Living proof that the process works.
Binnur (placement student) and Philip (housed in Jan 2016)
Philip began life in the small Irish town of Tipperary. Aged just 15, he travelled to London via the luggage compartment of a coach – arriving at Victoria. He had decided to move to London after realising there was not much work in Ireland and to move away from the wrong crowd he was with the time. He began working within a week – working from job to job as he travelled through the city. For him, London was an exciting place with so much to see and do.
After many years of working and building a family in London, Philip became homeless following a relationship breakdown and began sleeping rough in a car he owned and occasionally staying at friend’s homes. This lasted for 2 and a half years and he describes the experience as being ‘very traumatic and eye opening’. Like many of us, he never thought he would be the one to fall into a position where he lost his home and had nowhere he could be safe.
While sleeping rough, Philip experienced the stigma of being homeless which brings a feeling of isolation from others. He says, “people look at homeless people like they are dirt”. The homeless are 13 times more likely to be a victim of crime and 47 more likely to be a victim of theft. He did his best to stay out of trouble by keeping to himself as much as possible. Over time the experience began to take its toll and eventually he started drinking heavily as a means of escaping from reality. On one occasion, he began drinking with a group, which ended in a fight that Philip was not a part of but witnessed. After this, he slowly gave up drinking as he thought “this is not the way.”
Despite the pressures of his situation, Philip stayed strong and positive – he didn’t just give up. He kept himself going through these rough times by praying and always having faith in that things will soon get better. After contacting a homeless centre, Philip was picked up from his car and taken to a homeless shelter called ‘No second night out’. He describes the experience of staying at the Hub as very scary. In a big room, you find a space on the floor and lay out your sleeping bag and get to sleep. You are surrounded by a room full of people all sleeping on the floor like you. The room is mixed with the smell of everyone sleeping there as well as the snoring sounds of sleepers so it is far from comfortable. His stay here lasted 3 weeks, after which he was referred to Hope Worldwide. After the appointment at the HOPE office he left with a ’good feeling’ of having his own place soon. Philip waited a week before he was housed and was able to move in. He was very grateful for the quick process and overjoyed that he had his own small space to cook, shower and sleep.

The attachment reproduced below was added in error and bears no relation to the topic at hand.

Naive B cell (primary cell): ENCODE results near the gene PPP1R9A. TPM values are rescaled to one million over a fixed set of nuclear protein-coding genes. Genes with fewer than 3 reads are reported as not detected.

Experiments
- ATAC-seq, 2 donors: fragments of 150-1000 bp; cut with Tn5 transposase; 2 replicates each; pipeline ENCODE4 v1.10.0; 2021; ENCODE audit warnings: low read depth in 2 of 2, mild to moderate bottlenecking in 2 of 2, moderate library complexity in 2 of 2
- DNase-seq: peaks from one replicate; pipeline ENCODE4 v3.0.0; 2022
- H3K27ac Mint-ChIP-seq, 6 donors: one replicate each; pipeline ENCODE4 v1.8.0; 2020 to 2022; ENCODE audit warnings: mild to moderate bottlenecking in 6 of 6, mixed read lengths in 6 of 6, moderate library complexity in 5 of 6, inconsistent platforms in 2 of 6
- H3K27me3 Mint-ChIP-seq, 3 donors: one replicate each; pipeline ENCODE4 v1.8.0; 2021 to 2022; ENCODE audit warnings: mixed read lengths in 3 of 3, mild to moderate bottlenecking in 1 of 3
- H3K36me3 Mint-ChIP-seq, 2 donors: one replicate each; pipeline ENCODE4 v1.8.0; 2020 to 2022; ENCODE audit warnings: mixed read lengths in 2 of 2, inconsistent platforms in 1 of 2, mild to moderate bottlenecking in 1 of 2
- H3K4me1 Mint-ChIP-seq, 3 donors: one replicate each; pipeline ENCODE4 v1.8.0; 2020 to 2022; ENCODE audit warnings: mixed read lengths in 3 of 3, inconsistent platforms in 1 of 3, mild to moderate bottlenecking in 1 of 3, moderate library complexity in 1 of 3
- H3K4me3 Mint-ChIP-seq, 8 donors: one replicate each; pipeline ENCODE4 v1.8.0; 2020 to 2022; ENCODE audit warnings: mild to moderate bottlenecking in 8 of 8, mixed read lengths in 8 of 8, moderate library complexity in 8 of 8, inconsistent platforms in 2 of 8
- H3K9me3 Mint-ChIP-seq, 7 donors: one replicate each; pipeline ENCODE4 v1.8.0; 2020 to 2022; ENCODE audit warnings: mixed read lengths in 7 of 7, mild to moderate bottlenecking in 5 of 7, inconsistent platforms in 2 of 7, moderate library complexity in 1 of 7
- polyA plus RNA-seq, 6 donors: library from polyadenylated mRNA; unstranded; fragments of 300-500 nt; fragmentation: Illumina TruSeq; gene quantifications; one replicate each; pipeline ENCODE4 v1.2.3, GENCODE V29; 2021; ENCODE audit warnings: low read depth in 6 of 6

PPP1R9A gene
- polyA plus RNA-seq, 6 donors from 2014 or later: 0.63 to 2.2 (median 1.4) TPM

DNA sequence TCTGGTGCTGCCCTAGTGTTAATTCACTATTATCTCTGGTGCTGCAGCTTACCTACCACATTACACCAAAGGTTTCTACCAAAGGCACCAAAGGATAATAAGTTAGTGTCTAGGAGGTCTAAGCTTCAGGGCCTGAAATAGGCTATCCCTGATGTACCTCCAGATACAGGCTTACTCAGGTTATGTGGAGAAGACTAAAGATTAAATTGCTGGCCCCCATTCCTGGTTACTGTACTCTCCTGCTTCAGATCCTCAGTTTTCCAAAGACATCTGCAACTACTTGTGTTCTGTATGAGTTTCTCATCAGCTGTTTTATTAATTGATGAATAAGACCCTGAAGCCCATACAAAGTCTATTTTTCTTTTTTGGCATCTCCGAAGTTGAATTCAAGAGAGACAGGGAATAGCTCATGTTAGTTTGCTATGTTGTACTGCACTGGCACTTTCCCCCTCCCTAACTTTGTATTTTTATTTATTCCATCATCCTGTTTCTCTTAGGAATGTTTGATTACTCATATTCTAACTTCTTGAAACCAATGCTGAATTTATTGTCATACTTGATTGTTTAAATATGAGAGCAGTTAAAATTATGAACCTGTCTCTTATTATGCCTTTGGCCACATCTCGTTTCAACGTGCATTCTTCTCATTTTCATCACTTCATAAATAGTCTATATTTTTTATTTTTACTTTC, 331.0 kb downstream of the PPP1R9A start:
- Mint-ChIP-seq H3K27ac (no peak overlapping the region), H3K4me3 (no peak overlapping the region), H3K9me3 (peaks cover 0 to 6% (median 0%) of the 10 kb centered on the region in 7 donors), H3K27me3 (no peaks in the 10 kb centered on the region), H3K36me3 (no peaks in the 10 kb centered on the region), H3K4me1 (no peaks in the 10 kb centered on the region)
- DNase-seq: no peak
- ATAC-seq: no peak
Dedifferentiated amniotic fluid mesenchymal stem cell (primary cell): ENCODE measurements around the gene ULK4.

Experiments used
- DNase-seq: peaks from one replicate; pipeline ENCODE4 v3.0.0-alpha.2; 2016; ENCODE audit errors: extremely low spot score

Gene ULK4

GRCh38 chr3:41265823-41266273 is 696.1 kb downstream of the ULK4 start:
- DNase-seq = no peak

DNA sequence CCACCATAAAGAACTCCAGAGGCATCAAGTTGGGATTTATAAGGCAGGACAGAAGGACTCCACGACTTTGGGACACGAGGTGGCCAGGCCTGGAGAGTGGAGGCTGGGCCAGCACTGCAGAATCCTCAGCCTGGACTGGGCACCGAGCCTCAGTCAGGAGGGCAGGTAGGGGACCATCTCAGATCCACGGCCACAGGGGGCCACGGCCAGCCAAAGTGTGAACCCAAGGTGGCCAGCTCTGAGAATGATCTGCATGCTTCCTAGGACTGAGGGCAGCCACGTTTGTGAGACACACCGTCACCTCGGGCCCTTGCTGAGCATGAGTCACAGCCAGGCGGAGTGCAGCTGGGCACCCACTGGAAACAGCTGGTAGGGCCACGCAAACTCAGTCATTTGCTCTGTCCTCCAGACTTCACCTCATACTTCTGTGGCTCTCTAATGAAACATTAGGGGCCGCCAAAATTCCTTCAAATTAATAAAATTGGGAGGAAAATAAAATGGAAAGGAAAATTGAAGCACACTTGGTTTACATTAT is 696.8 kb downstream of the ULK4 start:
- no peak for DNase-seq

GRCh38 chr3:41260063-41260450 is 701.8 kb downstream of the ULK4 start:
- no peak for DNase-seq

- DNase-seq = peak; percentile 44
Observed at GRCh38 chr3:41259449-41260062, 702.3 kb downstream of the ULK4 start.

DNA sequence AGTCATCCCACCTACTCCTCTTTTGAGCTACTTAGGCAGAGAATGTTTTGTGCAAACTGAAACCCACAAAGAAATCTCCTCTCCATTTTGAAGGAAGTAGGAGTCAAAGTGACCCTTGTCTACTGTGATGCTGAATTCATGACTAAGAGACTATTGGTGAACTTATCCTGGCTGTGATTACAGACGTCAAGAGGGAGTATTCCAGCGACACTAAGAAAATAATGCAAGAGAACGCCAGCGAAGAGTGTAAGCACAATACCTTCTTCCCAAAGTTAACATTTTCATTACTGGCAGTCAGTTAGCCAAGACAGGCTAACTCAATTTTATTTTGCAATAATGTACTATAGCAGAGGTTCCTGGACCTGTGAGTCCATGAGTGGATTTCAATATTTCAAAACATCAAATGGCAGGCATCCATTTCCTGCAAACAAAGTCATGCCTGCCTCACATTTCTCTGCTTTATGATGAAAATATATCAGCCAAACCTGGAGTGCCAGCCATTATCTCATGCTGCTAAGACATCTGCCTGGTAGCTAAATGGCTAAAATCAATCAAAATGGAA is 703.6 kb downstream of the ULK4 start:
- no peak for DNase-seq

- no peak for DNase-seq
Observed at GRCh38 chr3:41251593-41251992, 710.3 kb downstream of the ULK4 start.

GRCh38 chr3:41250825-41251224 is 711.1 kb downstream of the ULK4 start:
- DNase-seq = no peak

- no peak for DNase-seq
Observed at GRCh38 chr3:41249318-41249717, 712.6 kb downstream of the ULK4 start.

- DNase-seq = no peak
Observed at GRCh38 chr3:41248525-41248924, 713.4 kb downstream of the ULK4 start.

Philip feels that having his own place to stay that makes him feel safe and secure and is a big step forward in rebuilding his life. He is now looking to build on his current skills as a qualified electrician by attending college to gain a testing certificate and then go back to work. As well as moving his career forward, he is looking to rebuild the damage homelessness has done to the relationship with his children because when he was homeless it was difficult to remain in contact.
After experiencing homelessness, Philip has learnt to never take anything for granted and to be grateful for everything he has;he helps people that are street homeless by offering them advice, directing them the right way and by telling his story so that they can have faith that they too can rebuild their lives. Philip believes that nobody should not be looked down on because of their situation – “people are people and nobody deserves to be homeless”.
As Philip himself proudly states: “I am living proof that the process works.”
To help more people like Philip, why not take part in our sponsored walk on Sat April 16th. See http://www.everydayhero.co.uk/event/TwoStep2016 to register.